Large cities are experimenting with innovative ways to manage stormwater runoff as they confront the high costs and limitations of providing adequate flood protection through traditional stormwater infrastructure in growing urban centers, especially in low lying areas.
Conventional stormwater management in urban areas generally relies on a dedicated system of conduits and temporary retention facilities to store runoff and later transfer it to a nearby body of water. As cities grow rapidly, so do the costs of these systems while also reaching the limits of their ability to handle increasing runoff.
In response, scientists, engineers, and urban planners around the world are exploring small-scale, low-cost, and decentralized ways to manage rainfall close to where it falls. Examples of sustainable ways to meet the growing challenges of urban flood prevention and related impacts include:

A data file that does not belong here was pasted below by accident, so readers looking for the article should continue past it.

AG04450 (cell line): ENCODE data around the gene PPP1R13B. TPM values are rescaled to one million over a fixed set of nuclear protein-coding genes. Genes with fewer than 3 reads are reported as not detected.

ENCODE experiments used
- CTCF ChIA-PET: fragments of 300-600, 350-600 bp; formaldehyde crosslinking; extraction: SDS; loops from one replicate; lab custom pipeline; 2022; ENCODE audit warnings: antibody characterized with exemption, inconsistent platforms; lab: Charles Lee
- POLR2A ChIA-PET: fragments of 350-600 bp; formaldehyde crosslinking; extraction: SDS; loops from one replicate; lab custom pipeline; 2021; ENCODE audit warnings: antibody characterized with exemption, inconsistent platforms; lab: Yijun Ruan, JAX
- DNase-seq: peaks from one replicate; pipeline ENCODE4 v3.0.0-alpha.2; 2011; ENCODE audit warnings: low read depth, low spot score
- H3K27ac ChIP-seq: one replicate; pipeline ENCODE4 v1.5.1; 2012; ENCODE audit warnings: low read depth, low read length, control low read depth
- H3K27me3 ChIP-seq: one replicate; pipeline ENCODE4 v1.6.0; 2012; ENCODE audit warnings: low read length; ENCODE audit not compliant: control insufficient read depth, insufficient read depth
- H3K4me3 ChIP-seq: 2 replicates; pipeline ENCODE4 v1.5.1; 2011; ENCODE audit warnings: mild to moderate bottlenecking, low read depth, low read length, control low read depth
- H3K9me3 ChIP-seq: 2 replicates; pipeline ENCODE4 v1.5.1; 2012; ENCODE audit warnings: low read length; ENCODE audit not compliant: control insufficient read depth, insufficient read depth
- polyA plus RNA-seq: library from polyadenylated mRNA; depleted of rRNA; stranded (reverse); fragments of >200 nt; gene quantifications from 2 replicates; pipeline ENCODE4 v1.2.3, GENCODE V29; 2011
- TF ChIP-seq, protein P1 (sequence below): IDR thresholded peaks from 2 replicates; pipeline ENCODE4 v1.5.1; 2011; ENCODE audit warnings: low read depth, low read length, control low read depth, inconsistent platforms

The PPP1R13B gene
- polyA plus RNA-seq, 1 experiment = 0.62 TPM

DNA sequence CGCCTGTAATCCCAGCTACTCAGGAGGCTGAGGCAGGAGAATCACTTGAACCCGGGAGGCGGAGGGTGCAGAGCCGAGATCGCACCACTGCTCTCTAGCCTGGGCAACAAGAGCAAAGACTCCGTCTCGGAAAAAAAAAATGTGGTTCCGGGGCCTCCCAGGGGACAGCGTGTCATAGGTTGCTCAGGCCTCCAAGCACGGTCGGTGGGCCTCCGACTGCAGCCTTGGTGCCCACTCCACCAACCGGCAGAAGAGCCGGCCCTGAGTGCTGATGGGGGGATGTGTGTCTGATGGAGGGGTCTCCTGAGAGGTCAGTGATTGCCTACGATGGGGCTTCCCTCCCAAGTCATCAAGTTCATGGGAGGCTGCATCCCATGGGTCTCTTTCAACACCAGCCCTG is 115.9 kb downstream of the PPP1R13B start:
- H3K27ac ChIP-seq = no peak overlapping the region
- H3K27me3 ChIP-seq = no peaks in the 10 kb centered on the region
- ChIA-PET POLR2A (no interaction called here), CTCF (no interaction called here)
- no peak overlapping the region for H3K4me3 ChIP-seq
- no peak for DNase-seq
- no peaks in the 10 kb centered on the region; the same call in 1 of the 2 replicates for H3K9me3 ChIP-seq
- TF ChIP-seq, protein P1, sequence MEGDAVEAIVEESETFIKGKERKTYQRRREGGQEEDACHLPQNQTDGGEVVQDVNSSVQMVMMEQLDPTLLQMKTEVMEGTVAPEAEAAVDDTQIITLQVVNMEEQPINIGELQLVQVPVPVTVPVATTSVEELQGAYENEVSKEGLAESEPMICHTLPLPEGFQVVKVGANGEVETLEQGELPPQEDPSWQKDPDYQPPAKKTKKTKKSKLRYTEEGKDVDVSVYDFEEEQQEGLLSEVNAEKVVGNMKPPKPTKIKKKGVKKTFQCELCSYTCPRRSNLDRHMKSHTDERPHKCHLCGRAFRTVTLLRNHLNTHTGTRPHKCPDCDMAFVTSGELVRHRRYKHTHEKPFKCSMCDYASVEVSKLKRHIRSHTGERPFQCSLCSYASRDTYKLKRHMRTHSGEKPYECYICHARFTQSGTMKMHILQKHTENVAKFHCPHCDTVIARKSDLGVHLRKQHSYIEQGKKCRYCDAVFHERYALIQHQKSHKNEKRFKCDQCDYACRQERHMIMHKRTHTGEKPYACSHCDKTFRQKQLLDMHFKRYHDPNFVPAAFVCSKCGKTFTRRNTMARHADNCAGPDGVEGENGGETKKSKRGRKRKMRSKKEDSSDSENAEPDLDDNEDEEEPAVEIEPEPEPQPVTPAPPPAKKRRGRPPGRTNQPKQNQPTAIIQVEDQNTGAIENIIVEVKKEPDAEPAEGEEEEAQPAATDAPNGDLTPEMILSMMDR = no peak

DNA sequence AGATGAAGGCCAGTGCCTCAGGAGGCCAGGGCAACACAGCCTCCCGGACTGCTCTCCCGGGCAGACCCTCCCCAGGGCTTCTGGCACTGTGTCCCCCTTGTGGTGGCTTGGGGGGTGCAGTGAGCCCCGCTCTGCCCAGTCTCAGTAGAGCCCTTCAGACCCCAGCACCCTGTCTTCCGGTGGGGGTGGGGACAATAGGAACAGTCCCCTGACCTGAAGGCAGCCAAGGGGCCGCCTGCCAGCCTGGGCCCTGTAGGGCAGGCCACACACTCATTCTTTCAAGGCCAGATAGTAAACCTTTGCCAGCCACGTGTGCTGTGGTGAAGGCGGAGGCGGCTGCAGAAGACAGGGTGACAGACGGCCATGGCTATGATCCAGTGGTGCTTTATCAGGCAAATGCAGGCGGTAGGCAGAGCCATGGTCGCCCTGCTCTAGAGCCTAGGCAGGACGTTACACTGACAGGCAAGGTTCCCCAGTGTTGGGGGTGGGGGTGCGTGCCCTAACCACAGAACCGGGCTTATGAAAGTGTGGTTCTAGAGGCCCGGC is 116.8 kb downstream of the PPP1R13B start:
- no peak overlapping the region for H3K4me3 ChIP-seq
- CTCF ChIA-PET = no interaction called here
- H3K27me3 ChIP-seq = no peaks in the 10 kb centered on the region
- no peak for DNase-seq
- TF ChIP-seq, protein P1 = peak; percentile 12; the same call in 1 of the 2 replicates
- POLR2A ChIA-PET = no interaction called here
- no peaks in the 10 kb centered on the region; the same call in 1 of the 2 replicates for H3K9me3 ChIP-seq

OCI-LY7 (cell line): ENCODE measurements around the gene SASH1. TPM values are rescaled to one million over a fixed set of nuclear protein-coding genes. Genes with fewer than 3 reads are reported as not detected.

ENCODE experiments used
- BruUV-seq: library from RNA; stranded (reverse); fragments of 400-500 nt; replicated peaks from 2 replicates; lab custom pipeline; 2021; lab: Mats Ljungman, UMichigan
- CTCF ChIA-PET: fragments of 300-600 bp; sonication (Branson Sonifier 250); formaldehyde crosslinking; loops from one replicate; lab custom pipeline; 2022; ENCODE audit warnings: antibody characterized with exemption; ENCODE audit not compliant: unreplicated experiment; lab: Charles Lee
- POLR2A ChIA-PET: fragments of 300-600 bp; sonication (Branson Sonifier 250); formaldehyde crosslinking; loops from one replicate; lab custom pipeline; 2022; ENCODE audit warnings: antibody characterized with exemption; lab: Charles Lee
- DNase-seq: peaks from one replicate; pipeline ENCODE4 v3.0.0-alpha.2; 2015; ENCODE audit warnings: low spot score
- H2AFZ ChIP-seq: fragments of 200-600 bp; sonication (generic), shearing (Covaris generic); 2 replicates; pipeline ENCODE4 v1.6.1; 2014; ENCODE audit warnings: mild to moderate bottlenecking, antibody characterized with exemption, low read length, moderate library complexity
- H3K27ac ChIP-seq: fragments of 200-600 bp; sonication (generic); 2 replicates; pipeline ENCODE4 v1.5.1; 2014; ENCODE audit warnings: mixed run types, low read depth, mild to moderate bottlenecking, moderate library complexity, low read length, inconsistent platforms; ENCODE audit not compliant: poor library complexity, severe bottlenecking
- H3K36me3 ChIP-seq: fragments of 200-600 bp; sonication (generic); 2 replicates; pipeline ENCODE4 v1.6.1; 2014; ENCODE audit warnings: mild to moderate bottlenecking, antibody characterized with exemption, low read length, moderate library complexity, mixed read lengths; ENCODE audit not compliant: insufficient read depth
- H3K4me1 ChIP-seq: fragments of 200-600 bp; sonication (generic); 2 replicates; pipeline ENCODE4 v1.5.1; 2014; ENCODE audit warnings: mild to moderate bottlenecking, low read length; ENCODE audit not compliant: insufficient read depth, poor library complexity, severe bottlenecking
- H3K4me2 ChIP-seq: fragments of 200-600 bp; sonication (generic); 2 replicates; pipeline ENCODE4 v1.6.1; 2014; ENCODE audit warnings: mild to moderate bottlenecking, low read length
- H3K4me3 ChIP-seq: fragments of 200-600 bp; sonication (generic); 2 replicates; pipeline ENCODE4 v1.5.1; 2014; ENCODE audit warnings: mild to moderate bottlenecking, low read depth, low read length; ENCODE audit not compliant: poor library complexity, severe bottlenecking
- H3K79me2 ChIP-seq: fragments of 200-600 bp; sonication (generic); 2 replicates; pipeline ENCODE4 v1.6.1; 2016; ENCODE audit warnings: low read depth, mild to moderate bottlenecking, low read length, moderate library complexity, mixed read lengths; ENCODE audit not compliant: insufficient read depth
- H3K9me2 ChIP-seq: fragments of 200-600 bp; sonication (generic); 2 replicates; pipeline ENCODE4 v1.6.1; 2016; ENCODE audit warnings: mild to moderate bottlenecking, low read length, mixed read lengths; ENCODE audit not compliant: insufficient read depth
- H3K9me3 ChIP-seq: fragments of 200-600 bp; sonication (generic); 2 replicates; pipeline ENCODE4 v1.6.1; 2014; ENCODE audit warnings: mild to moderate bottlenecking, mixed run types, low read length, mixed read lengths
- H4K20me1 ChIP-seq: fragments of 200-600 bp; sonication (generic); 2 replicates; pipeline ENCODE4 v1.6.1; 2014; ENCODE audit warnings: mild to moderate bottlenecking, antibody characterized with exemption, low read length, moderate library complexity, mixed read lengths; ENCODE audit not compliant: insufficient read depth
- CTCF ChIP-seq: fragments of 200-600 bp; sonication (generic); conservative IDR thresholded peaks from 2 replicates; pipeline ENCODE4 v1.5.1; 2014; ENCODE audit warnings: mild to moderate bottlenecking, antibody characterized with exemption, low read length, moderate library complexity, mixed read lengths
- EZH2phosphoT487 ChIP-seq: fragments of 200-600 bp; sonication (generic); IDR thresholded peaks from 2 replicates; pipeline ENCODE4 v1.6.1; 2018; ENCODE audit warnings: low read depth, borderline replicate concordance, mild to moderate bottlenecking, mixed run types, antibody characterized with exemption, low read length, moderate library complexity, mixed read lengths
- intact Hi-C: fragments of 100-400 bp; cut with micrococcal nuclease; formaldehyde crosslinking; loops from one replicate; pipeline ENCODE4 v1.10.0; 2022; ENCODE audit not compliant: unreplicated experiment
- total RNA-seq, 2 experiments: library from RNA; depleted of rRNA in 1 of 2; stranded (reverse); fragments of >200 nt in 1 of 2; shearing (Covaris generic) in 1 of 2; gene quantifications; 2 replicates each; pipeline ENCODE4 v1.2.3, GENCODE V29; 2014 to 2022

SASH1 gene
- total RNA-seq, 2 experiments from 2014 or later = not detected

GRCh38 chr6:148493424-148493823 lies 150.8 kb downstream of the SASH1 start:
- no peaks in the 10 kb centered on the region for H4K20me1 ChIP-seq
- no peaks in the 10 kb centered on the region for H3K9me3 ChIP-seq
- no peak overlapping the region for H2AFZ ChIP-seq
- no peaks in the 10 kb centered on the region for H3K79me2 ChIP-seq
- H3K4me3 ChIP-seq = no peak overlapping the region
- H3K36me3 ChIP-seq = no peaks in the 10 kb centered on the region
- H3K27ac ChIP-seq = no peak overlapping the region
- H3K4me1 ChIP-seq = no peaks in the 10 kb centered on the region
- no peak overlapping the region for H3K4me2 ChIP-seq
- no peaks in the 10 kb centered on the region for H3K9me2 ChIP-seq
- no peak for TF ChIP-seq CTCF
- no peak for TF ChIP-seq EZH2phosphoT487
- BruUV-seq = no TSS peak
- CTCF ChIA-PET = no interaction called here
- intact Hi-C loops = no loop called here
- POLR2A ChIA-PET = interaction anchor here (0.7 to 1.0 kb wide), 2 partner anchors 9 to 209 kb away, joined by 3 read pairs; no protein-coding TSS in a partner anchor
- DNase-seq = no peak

- Low impact development (LID) methods for stormwater management, first introduced in Prince George’s County, Maryland, and later embraced and promoted by the United States Environmental Protection Agency
- Sustainable Drainage Systems (SuDS) developed in the United Kingdom
- The concept of “sponge cities,” which applies LID methods on a large scale and was originally developed and implemented in China
Examples of these methods are bioretention areas, pervious pavements, green roofs, water harvesting, vegetative swales, and other landscape features. These methods emphasize maximized water retention and infiltration, enabling the cities to essentially act as sponges. The largest-scale application of these methods is in China, where the government has spent billions of dollars over the last few years in an effort to create 30 “sponge cities.”
In the attachment below, Bechtel Fellow and Senior Principal Hydraulics and Hydrology Engineer Angelos Findikakis discusses sustainable urban stormwater management, the challenges of developing “sponge cities,” and how international collaboration is helping to advance the promise of these strategies.